While embracing the idea of helming the thriller, Espinosa was adamant that the film eschew formula and not confuse pace with story: "People can see this as an action piece or a spy genre, but I believe that those are not real storytelling formulas. In all good storytelling, it's about the characters' journey. Even if you have a fast-paced movie, you still have, at its most basic, an archetypical dilemma-Cain and Abel-and an audience can relate to that. If you call this an action-thriller, however, you would be right. But what I liked about this movie was that it also recognized that there is a loss for those who have held the world to a blueprint of their personally held ideals."

Espinosa further boils his motivation down to something quite simple. He reflects: "This film has given me the opportunity to meet with some of the greatest talents in this business and to get to work side by side with them. For a young guy from Sweden, that is quite extraordinary."

Not Your Only Enemy: Casting the Action-Thriller

When casting Safe House, Stuber and Espinosa placed importance on avoiding tired tropes. Stuber explains the rationale: "Action without character is boring. The script read well because everything moves at a quick pace. Then, when you sit and get to know these people, there's a real depth to them. We went after actors who could be in those moments and have the audience feel what these characters are feeling."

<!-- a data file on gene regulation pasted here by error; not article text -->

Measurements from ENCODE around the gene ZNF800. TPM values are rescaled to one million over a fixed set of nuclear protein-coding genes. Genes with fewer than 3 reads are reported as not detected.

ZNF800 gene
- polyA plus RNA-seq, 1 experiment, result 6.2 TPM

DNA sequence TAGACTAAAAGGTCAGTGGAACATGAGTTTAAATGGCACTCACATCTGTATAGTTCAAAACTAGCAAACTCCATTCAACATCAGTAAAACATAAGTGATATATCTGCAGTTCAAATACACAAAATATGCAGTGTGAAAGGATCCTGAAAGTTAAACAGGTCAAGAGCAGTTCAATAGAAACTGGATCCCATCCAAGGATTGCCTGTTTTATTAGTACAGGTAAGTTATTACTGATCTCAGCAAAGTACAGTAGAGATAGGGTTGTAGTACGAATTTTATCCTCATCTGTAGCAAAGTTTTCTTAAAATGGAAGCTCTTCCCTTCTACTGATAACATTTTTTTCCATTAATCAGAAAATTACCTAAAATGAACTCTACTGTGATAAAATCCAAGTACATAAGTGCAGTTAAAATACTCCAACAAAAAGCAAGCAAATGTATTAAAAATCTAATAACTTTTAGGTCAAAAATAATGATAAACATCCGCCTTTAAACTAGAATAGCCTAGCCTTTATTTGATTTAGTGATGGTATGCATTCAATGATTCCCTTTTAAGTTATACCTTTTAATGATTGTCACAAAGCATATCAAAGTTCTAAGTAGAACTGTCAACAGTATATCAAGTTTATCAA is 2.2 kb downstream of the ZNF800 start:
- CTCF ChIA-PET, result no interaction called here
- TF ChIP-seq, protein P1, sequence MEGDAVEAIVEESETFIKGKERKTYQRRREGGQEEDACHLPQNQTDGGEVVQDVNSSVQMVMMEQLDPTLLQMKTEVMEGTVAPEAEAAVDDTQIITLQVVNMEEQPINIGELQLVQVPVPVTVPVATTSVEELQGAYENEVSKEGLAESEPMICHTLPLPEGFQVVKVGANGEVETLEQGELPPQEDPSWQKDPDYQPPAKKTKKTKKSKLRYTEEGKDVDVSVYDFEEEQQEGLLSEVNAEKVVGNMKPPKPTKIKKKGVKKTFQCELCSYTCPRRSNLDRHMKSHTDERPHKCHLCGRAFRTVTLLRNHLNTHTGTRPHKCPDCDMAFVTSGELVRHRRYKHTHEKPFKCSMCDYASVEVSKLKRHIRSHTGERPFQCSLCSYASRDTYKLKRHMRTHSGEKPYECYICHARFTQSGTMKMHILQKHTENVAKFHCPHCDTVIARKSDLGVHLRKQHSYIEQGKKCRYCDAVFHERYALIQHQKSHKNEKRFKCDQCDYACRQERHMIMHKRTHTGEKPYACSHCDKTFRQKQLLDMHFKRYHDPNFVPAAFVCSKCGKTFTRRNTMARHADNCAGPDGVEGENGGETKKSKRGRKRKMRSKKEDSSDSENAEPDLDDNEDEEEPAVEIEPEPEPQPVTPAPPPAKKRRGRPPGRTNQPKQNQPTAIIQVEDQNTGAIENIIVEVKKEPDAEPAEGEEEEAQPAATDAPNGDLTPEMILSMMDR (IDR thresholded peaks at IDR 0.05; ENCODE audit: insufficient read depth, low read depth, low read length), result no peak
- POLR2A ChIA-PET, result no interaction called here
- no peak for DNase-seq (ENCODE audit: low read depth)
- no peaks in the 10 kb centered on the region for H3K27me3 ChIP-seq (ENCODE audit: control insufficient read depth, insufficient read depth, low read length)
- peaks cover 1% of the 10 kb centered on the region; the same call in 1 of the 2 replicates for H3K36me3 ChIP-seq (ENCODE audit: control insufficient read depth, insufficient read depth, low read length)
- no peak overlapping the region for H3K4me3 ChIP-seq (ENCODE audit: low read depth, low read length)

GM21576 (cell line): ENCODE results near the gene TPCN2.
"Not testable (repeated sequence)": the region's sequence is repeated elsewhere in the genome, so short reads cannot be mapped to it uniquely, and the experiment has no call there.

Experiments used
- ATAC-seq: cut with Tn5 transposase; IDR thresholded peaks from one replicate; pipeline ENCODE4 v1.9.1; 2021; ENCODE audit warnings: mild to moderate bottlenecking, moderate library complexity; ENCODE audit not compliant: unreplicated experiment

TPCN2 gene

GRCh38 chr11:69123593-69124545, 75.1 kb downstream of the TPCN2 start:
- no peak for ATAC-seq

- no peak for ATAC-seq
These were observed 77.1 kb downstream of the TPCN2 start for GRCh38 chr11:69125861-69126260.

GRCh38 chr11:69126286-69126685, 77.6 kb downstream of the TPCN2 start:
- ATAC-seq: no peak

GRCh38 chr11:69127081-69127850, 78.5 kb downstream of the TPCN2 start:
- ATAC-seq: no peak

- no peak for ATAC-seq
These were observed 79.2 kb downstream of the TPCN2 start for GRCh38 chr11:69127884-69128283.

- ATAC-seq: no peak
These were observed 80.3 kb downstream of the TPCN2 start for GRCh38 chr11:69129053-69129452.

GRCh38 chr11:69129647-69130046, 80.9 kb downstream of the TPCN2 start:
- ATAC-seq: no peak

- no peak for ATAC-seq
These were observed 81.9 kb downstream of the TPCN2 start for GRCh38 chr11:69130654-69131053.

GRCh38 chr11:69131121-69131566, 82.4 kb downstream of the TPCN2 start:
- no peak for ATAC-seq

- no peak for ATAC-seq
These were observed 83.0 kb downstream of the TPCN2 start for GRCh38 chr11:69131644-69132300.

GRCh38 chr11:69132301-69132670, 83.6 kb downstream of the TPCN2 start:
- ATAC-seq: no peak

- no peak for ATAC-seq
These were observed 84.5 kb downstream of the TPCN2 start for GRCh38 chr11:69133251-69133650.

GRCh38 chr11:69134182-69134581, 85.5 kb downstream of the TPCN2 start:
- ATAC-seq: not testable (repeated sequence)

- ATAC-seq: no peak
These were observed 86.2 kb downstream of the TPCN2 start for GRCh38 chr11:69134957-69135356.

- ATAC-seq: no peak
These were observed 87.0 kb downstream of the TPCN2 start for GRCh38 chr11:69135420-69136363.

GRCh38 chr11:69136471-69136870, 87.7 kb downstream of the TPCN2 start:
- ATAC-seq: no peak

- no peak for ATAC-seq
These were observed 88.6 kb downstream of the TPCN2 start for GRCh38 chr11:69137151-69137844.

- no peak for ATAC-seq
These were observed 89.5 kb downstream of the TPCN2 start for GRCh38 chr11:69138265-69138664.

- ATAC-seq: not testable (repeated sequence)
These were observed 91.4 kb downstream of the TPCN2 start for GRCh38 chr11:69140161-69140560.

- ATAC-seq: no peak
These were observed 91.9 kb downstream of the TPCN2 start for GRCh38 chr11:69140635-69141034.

As the producer and the director discussed their dream cast, Denzel Washington was brought up as their ideal Tobin Frost, the CIA's most notorious traitor. The two invited Washington (then starring on Broadway in the play Fences) to discuss the proposition. Stuber recalls the meal: "At the end of lunch, Denzel stood up and said, 'All right, we're going to do this,' and walked out. I thought, 'What? Is he going to call his agent? Is it a done deal?' I wanted to make sure, so I called Denzel's agent and he said, 'I just got off the phone with him. He's doing the movie with you and Daniel.' It was one of those rare, great moments in this business."

Washington, who had a window in his schedule coinciding with preproduction, labored with the filmmakers to hone the project and the character of an operative who has spent the past nine years selling out the United States. The actor offers what attracted him to the role of a man wanted for espionage on four continents: "I got the chance to see Daniel's film Snabba Cash, and it had a unique style and was a very different film. That made me very interested in him as a filmmaker. Scott, Daniel, David and I wo